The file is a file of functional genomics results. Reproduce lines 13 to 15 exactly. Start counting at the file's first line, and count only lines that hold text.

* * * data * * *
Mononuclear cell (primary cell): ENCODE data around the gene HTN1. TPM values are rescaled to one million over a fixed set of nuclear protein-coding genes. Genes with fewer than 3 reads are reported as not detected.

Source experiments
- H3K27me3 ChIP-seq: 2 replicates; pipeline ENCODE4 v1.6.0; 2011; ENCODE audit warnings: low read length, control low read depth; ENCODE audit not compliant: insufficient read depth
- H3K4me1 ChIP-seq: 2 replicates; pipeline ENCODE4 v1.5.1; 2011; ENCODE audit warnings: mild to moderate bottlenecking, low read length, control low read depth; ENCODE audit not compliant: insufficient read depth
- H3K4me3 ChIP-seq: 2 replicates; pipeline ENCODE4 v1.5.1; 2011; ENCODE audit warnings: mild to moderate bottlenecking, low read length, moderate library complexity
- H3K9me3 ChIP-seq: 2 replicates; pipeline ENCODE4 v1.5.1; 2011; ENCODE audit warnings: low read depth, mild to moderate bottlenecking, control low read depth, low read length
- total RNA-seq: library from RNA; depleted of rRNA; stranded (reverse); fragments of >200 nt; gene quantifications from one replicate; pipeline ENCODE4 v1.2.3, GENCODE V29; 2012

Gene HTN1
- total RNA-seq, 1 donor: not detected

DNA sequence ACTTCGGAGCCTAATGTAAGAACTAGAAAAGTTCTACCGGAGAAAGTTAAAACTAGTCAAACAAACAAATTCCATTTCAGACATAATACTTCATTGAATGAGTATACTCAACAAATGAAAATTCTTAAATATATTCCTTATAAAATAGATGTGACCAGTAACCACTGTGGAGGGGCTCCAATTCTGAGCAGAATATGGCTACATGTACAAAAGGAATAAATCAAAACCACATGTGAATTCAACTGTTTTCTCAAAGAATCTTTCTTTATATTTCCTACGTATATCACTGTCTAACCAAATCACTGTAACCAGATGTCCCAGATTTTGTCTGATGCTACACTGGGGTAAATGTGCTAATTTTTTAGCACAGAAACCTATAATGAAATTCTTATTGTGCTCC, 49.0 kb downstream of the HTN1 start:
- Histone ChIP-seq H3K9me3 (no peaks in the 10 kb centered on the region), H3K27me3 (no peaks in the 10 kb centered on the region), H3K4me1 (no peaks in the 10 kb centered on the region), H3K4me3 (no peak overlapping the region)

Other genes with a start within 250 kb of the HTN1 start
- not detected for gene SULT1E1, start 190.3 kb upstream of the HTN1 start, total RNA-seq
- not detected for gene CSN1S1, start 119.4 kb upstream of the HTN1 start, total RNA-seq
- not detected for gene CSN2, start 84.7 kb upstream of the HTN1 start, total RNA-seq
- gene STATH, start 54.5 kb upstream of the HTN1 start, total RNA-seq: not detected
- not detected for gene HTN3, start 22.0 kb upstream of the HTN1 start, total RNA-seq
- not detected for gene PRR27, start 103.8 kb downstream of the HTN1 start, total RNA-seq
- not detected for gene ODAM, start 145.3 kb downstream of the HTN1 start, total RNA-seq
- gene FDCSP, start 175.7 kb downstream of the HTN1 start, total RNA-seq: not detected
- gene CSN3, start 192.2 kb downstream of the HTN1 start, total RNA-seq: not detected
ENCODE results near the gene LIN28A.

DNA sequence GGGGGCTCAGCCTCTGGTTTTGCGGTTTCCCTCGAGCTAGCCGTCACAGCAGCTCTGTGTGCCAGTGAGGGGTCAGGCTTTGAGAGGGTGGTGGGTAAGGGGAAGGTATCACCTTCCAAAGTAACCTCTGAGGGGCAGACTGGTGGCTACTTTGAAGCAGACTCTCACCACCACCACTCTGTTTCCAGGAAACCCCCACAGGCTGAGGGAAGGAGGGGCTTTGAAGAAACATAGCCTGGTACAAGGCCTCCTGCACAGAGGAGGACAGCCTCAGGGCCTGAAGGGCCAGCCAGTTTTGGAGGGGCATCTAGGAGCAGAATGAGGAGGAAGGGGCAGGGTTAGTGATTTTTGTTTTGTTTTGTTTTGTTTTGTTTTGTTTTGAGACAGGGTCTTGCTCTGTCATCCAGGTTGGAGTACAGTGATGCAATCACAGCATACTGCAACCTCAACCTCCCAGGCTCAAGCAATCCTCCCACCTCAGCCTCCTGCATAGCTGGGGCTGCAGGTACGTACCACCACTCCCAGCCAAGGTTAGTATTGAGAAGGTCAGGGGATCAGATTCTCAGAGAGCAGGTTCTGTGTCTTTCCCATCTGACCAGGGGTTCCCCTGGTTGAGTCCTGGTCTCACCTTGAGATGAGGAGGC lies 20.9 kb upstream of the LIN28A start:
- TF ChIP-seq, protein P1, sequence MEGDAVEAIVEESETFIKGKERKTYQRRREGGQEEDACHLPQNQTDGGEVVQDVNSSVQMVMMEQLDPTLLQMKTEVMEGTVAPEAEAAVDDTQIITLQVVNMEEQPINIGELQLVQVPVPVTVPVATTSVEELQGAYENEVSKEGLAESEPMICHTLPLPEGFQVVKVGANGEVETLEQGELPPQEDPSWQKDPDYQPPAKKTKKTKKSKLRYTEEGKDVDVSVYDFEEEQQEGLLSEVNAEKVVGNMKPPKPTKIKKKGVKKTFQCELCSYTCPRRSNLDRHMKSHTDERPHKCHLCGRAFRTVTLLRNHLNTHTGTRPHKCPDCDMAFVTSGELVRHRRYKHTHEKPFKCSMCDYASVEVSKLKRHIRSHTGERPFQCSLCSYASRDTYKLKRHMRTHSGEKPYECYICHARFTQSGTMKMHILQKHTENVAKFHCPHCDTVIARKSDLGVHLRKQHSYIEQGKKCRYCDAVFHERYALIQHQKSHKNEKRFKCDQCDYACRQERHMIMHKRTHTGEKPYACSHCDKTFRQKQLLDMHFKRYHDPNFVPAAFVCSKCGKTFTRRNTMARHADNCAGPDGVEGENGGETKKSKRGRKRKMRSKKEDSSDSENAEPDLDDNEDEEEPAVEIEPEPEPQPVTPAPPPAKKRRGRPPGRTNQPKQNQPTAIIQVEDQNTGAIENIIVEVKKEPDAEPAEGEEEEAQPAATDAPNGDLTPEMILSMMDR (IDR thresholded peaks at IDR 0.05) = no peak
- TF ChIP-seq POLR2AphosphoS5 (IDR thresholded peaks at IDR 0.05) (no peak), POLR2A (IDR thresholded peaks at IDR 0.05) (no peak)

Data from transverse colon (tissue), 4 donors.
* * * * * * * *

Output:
- not detected for gene SULT1E1, start 190.3 kb upstream of the HTN1 start, total RNA-seq
- not detected for gene CSN1S1, start 119.4 kb upstream of the HTN1 start, total RNA-seq
- not detected for gene CSN2, start 84.7 kb upstream of the HTN1 start, total RNA-seq